While we know that it is possible for young people to learn valuable life skills through sport, simply playing a sport is not enough. It is important for adults to purposefully create experiences that facilitate young athletes’ growth and practice of life skills, such as emotional control, work ethic, and goal setting. We must be their champions in helping them get the most out of sport. So, how do we do that? In her TED Talk “Every Kid Needs a Champion,” lifelong educator Rita Pierson stresses the importance of building relationships with youth by doing “a few simple things,” like seeking first to understand as opposed to being understood or apologizing when you make mistakes. While her talk is focused on learning in the classroom, similar principles apply to developing youth athletes. Here are three “simple things” current research suggests coaches (or other adults) can do to build life skills in young people through sports. Show Them You Care Creating a caring climate that is safe, inviting, and supportive for young athletes allows them to feel valued and respected (Fry & Gano-Overway, 2010). In spaces where athletes feel secure and connected to a caring adult, they may be more willing and able to practice and develop positive social skills. These caring climates are created through caring actions, and caring actions (opposed to neutral or less supportive actions) have been linked to more positive developmental gains (Gould & Carson, 2011). Even though you may know that you care for the athletes and their well-being, it is important that they know it, too. What Caring Actions Look Like: “Checking in” with athletes regularly by asking how they are doing both physically and mentally. Showing interest in the lives of athletes outside of sport by having conversations about their days beyond practice. Verbalizing that you care. The easiest way to let them know is to tell them! Celebrate Their Learning If we want youth to gain life skills from sport, then it is crucial that we encourage individual improvement. In order to aid young athletes in their development, adults should promote goal-setting that focuses on mastering physical and/or life skills (e.g., improving their free throw percentage or communicating clearly with coaches) rather than on comparisons (e.g., winning or proving their ability over others). This mastery-oriented climate facilitates higher levels of motivation and can lead to higher levels of achievement (Gould, Flett, & Lauer, 2012). What a Mastery Orientation Looks Like: Celebrating individual improvements, like an athlete putting in more effort in practice, demonstrating more understanding of a drill, or taking more ownership of his or her role on the team. Focusing on the development and execution of skills as opposed to winning or losing. Working to avoid social comparison by uniquely encouraging each athlete without drawing attention to his or her performance compared to others. Practice With a Purpose We hear it all the time: we are good at what we practice. So why would getting “good” at life skills be any different? Sport is a great space for young athletes to practice these skills in an engaging way. It can be especially beneficial when those practice moments happen intentionally (Turnnidge, Côté, & Hancock, 2014). This does not mean that you have to spend significant time at practice or home giving lectures on life skills. In fact, small interactions and discussions can be powerful enough to help young people draw connections between their skills in sport and other areas of their life. What Intentional Practice Looks Like: Taking advantage of “teachable moments” in practice and competition by using situations athletes face and discussing the use of life skills in them. Setting aside time to talk about life skills and life outside of sport, even if it is just ten minutes before or after practice each week. Making verbal connection of useful skills to other areas of life by relating the life skills they use in sport to school, home life, or future jobs. By showing youth athletes that we care, celebrating with them when they make improvements, and giving them the chance to practice life skills, we can better develop them as people. We can be their champions in helping them get the most out of sport. References: Fry, M. D. & Gano-Overway, L. A. (2010). Exploring the contribution of the caring climate to the youth sport experience. Journal of Applied Sport Psychology, 22(3), 294-304. doi:10.1080/10413201003776352 Gould, D., & Carson, S. (2011). Young athletes' perceptions of the relationship between coaching behaviors and developmental experiences. International Journal of Coaching Science, 5(2), 3-29. Gould, D., Flett, R., & Lauer, L. (2012). The relationship between psychosocial developmental and the sports climate experienced by underserved youth. Psychology of Sport and Exercise, 13(1), 80-87. doi:10.1016/j.psychsport.2011.07.005 Turnnidge, J., Côté, J., & Hancock, D. J. (2014). Positive youth development from sport to life: Explicit or implicit transfer? Quest, 66(2), 203-217. doi:10.1080/00336297.2013.867275...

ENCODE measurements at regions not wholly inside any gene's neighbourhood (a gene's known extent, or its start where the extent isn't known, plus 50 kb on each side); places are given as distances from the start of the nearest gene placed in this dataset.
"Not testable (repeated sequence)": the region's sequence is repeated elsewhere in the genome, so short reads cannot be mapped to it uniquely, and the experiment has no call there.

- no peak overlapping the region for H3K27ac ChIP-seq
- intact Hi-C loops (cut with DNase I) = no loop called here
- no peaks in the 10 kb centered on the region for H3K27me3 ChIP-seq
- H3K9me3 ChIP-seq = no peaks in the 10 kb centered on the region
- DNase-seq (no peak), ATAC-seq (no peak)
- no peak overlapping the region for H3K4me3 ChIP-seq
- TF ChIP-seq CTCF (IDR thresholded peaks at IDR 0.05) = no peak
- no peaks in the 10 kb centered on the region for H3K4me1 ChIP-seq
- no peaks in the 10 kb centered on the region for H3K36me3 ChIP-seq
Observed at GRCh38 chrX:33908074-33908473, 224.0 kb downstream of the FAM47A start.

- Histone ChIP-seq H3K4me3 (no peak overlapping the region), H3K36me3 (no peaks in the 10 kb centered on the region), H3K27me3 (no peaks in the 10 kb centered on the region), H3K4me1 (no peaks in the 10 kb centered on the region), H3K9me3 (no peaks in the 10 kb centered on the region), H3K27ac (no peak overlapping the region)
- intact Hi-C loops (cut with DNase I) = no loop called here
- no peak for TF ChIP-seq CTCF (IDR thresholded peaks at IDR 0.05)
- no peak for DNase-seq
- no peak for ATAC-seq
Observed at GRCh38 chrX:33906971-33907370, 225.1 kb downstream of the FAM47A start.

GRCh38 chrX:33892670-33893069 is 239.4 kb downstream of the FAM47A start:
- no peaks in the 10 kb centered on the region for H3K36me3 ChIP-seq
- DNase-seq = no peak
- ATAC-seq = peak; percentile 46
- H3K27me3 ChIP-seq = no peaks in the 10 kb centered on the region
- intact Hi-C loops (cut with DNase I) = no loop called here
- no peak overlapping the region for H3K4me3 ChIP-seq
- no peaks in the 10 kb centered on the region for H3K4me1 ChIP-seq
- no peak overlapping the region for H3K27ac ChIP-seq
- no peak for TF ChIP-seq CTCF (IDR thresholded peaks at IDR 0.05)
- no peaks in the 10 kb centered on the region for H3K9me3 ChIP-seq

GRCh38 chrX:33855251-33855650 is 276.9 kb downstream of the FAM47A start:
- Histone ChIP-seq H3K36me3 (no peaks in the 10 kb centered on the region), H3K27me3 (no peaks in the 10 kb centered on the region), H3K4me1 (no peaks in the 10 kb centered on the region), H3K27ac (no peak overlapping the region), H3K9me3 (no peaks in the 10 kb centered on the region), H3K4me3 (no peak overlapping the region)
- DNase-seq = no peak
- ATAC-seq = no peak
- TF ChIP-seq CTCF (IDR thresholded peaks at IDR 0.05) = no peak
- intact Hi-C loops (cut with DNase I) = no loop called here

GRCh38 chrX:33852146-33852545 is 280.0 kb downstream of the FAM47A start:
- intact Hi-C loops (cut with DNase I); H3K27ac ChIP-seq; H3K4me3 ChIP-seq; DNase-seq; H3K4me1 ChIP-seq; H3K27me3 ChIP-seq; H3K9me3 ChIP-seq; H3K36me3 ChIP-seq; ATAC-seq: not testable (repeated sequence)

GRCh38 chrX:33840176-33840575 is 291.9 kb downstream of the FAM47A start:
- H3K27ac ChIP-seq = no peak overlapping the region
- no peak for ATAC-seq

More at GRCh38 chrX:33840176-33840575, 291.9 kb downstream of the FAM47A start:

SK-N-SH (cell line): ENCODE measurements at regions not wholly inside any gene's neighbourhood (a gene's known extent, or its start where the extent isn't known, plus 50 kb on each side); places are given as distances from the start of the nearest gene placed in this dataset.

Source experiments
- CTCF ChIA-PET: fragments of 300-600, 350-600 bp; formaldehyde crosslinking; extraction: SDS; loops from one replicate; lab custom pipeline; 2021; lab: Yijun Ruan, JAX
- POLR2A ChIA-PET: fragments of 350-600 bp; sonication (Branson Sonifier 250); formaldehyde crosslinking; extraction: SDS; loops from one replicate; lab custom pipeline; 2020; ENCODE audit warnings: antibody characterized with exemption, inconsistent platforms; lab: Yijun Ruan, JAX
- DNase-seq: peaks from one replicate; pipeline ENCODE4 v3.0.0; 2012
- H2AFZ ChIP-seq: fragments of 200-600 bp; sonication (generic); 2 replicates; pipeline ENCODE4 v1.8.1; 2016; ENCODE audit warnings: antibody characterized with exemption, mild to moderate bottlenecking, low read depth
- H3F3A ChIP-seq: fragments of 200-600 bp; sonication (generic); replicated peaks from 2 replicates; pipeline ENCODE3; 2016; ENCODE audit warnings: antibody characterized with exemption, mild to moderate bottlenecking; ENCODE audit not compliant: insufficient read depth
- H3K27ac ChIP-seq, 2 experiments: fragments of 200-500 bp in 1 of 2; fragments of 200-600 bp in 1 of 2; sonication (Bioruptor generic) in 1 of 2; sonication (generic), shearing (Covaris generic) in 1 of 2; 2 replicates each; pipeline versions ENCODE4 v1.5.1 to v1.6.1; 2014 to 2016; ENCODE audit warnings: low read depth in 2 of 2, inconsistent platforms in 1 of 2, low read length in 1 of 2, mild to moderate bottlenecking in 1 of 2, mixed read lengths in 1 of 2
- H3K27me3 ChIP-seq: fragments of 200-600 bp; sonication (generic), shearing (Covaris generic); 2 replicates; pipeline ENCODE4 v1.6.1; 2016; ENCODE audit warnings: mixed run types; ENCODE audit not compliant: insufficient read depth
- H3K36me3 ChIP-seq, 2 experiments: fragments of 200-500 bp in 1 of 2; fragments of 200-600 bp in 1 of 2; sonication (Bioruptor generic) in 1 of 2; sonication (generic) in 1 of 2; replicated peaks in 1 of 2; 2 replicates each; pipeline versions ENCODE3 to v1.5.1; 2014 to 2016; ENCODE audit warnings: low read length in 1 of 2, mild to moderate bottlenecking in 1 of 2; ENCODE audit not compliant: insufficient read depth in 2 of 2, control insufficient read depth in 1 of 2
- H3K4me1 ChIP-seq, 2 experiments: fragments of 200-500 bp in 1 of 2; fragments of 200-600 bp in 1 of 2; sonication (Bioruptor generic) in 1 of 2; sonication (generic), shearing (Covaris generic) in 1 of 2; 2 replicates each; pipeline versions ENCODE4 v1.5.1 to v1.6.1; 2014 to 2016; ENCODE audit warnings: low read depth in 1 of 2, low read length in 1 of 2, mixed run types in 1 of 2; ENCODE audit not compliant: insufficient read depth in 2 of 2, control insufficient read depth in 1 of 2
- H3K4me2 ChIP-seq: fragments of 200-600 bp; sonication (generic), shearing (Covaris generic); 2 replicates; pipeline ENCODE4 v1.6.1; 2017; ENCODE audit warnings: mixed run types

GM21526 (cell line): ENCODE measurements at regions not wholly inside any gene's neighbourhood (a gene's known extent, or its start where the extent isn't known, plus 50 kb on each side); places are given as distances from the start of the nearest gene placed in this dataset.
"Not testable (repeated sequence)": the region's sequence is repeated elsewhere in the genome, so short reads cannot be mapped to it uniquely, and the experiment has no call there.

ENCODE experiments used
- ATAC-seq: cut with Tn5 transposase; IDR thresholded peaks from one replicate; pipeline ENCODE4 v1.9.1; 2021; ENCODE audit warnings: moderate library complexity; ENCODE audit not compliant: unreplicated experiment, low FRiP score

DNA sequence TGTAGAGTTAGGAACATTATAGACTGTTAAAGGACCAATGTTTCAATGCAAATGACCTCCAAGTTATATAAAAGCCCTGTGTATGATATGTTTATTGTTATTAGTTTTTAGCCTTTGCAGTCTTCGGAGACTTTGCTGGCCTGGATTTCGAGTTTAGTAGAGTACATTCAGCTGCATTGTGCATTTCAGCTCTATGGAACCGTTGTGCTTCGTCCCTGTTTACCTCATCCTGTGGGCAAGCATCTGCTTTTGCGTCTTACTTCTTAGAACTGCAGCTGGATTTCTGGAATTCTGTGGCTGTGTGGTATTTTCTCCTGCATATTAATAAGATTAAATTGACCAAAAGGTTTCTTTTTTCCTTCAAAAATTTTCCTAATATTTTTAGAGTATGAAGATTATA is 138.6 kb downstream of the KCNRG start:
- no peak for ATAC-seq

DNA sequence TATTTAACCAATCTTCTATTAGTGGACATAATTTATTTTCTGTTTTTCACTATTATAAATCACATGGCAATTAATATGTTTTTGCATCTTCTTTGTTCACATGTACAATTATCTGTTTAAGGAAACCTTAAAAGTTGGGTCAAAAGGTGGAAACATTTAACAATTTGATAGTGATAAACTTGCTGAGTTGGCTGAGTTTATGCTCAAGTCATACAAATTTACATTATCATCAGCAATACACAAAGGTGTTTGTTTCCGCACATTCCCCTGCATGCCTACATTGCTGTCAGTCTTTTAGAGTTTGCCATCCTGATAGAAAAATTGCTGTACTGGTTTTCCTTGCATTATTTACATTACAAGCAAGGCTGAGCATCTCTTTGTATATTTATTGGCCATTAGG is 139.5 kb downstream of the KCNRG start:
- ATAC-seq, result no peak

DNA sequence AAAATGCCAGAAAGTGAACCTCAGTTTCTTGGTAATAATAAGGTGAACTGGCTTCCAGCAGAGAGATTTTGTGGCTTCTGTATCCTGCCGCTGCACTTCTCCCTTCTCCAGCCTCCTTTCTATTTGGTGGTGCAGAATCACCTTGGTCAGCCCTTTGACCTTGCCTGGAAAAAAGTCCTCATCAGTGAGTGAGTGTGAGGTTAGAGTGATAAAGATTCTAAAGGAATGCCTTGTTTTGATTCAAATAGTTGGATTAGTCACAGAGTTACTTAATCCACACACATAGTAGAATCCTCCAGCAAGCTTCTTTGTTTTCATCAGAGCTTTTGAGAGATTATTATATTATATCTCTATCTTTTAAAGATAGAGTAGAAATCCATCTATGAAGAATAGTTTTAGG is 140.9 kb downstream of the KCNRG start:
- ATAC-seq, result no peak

Il coronavirus li ha costretti a rimettere in moto il progetto europeo